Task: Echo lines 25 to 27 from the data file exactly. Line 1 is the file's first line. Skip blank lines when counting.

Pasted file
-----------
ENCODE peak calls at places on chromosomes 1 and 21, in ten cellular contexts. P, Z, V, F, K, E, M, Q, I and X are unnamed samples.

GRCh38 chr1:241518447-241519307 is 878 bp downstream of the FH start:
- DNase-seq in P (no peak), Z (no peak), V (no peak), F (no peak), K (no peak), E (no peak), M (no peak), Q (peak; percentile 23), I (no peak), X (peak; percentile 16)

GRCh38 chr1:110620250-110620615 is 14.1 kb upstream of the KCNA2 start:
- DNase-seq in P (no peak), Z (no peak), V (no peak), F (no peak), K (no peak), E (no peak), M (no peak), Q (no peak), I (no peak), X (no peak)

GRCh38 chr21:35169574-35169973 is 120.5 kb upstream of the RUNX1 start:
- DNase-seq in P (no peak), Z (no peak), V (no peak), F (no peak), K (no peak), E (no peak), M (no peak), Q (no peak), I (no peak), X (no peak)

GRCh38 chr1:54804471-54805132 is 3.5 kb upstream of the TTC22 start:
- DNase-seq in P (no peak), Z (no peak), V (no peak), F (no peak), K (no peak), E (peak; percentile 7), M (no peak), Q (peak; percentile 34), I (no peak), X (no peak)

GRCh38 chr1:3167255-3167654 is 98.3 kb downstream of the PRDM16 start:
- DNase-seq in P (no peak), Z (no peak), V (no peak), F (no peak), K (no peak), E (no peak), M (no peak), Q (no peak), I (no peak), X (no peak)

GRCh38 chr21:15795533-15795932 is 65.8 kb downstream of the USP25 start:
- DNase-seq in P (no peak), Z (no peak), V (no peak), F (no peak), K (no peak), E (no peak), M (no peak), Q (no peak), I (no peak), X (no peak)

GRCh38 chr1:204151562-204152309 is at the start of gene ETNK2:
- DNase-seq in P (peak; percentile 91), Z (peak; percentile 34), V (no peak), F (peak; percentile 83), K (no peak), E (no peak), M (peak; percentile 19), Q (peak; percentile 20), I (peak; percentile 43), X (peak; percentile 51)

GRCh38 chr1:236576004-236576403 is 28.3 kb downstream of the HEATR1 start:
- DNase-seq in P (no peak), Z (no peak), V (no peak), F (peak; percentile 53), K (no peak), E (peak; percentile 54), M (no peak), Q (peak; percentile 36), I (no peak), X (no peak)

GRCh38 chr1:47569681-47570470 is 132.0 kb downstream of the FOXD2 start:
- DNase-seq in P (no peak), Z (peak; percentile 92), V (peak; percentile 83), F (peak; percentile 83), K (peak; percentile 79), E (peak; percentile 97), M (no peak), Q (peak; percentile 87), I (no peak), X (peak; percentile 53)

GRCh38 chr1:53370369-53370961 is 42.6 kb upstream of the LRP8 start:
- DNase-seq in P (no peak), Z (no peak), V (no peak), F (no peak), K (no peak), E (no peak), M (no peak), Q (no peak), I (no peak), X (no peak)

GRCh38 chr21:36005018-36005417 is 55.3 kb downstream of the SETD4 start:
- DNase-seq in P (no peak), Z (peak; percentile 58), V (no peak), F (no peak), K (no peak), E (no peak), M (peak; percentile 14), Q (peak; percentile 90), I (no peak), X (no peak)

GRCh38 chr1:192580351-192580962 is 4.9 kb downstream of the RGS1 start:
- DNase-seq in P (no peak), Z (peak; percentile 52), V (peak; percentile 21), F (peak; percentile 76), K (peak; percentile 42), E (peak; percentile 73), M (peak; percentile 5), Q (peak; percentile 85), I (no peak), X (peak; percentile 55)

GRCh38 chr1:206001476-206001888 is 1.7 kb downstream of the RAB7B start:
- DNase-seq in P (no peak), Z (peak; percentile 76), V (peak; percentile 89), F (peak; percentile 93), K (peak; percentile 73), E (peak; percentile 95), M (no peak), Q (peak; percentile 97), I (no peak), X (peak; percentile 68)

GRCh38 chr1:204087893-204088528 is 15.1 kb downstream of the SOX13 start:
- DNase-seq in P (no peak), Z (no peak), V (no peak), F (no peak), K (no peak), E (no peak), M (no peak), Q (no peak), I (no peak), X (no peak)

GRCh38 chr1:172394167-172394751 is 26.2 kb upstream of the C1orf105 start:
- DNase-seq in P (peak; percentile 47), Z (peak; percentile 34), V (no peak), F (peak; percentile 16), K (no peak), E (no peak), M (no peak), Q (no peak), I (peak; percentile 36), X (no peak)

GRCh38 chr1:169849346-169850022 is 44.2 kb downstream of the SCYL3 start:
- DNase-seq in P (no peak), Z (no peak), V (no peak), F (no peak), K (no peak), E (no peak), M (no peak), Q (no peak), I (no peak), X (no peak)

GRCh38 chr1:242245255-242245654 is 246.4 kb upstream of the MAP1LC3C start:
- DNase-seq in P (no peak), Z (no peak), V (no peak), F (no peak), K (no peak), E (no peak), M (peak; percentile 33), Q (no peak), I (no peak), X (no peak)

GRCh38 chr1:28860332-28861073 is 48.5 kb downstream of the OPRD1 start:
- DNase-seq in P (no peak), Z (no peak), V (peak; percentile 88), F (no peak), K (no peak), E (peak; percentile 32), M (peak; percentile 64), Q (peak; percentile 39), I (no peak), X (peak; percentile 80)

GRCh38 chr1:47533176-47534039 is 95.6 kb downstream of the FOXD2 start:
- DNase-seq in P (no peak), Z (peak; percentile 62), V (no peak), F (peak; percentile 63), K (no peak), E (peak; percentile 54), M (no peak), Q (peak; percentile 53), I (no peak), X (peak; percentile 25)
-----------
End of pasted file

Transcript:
- DNase-seq in P (no peak), Z (peak; percentile 52), V (peak; percentile 21), F (peak; percentile 76), K (peak; percentile 42), E (peak; percentile 73), M (peak; percentile 5), Q (peak; percentile 85), I (no peak), X (peak; percentile 55)

GRCh38 chr1:206001476-206001888 is 1.7 kb downstream of the RAB7B start:
- DNase-seq in P (no peak), Z (peak; percentile 76), V (peak; percentile 89), F (peak; percentile 93), K (peak; percentile 73), E (peak; percentile 95), M (no peak), Q (peak; percentile 97), I (no peak), X (peak; percentile 68)